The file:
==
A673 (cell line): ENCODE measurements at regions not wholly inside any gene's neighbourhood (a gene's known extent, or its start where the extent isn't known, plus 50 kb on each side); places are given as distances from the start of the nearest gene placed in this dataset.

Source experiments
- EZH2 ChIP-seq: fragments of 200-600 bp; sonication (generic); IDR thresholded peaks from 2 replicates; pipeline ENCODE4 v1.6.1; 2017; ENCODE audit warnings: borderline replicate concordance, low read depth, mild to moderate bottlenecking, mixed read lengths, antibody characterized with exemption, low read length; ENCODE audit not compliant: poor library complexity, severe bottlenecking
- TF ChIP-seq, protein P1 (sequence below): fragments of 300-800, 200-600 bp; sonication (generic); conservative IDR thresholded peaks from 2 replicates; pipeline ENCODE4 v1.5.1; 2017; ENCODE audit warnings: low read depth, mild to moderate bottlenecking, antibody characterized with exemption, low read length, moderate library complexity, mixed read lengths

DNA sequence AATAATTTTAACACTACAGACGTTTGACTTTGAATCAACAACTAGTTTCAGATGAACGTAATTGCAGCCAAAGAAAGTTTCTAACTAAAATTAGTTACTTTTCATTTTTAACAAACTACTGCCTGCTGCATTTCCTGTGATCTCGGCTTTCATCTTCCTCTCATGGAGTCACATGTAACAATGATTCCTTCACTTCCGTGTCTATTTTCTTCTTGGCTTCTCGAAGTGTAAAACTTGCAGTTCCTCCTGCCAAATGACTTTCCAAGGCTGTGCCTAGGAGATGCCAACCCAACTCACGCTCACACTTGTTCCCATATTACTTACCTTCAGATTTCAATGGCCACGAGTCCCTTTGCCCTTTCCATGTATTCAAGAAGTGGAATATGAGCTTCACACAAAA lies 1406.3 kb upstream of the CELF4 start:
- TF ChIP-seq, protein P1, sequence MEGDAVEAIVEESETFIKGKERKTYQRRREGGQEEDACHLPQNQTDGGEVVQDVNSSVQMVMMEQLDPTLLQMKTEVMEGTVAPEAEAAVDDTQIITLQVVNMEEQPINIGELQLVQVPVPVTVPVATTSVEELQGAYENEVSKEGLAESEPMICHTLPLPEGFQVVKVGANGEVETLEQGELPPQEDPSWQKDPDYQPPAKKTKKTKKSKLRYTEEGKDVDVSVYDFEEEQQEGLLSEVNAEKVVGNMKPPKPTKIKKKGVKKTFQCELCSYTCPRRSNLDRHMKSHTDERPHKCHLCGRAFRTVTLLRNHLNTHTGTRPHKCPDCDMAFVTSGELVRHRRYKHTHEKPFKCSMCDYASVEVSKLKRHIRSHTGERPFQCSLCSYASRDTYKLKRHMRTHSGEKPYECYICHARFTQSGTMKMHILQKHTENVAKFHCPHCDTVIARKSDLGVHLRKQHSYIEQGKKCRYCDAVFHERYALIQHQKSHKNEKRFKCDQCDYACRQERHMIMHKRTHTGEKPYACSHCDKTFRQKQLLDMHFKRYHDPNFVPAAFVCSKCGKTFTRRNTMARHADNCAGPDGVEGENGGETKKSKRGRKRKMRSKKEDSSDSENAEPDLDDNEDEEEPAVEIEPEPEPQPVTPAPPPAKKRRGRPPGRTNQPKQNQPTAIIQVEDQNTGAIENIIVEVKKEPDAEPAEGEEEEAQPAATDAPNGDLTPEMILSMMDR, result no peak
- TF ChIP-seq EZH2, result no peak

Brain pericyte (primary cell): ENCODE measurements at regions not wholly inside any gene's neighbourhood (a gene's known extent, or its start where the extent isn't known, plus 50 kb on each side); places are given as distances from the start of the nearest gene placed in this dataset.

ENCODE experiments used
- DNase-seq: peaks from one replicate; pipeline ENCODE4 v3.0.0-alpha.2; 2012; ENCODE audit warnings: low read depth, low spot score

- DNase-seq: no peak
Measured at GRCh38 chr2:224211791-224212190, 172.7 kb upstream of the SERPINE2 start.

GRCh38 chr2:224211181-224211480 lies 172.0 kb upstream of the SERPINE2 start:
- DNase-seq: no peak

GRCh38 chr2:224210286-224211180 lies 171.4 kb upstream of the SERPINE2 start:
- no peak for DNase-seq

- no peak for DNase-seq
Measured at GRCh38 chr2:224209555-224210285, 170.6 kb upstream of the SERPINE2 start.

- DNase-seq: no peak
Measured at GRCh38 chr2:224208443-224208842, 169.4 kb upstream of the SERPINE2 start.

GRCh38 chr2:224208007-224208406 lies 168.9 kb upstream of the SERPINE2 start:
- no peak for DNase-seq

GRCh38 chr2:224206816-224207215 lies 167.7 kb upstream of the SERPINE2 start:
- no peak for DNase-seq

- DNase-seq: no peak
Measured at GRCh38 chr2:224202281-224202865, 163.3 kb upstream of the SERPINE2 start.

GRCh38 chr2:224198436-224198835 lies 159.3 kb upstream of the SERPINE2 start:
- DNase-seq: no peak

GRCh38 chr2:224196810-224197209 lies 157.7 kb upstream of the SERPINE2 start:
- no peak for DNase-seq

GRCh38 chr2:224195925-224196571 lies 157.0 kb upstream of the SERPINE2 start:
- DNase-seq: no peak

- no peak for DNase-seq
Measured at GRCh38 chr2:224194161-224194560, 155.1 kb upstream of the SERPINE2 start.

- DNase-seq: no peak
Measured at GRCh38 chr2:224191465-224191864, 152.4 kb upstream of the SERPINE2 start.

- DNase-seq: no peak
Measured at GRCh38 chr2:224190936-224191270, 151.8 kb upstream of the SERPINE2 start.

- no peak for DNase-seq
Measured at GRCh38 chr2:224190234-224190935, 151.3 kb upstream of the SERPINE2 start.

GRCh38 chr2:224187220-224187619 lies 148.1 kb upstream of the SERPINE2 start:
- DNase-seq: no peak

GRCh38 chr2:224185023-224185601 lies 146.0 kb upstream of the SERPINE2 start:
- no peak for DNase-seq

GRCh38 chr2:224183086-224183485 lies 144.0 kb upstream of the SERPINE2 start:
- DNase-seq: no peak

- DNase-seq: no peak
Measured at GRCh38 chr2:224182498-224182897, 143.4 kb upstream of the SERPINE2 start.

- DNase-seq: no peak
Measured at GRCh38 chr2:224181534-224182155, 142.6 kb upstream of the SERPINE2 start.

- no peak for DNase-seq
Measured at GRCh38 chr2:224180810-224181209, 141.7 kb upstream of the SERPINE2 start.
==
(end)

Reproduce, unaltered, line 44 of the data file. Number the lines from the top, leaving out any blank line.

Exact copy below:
- no peak for DNase-seq